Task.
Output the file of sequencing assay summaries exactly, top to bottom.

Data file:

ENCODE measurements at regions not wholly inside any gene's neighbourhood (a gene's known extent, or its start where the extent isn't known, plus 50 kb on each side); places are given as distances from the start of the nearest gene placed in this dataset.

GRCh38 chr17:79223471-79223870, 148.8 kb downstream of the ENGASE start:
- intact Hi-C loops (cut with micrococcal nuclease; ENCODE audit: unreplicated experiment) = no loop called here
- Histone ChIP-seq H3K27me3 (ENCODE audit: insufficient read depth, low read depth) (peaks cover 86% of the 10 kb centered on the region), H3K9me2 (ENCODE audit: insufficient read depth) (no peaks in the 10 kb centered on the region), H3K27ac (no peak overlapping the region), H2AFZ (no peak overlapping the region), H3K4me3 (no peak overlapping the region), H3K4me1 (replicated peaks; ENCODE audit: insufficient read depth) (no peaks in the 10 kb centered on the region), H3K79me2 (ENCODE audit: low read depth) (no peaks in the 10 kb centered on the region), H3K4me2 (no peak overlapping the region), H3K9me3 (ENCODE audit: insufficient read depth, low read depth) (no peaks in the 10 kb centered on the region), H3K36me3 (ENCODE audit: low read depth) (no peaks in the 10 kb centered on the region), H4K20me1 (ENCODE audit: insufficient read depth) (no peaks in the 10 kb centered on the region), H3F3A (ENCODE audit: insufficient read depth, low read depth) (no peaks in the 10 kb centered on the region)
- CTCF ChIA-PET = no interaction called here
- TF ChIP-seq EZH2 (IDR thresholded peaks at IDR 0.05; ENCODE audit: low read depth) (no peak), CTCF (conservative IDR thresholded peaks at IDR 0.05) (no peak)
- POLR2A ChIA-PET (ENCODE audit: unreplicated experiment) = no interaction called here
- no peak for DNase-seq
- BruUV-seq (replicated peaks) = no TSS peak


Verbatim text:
ENCODE measurements at regions not wholly inside any gene's neighbourhood (a gene's known extent, or its start where the extent isn't known, plus 50 kb on each side); places are given as distances from the start of the nearest gene placed in this dataset.

GRCh38 chr17:79223471-79223870, 148.8 kb downstream of the ENGASE start:
- intact Hi-C loops (cut with micrococcal nuclease; ENCODE audit: unreplicated experiment) = no loop called here
- Histone ChIP-seq H3K27me3 (ENCODE audit: insufficient read depth, low read depth) (peaks cover 86% of the 10 kb centered on the region), H3K9me2 (ENCODE audit: insufficient read depth) (no peaks in the 10 kb centered on the region), H3K27ac (no peak overlapping the region), H2AFZ (no peak overlapping the region), H3K4me3 (no peak overlapping the region), H3K4me1 (replicated peaks; ENCODE audit: insufficient read depth) (no peaks in the 10 kb centered on the region), H3K79me2 (ENCODE audit: low read depth) (no peaks in the 10 kb centered on the region), H3K4me2 (no peak overlapping the region), H3K9me3 (ENCODE audit: insufficient read depth, low read depth) (no peaks in the 10 kb centered on the region), H3K36me3 (ENCODE audit: low read depth) (no peaks in the 10 kb centered on the region), H4K20me1 (ENCODE audit: insufficient read depth) (no peaks in the 10 kb centered on the region), H3F3A (ENCODE audit: insufficient read depth, low read depth) (no peaks in the 10 kb centered on the region)
- CTCF ChIA-PET = no interaction called here
- TF ChIP-seq EZH2 (IDR thresholded peaks at IDR 0.05; ENCODE audit: low read depth) (no peak), CTCF (conservative IDR thresholded peaks at IDR 0.05) (no peak)
- POLR2A ChIA-PET (ENCODE audit: unreplicated experiment) = no interaction called here
- no peak for DNase-seq
- BruUV-seq (replicated peaks) = no TSS peak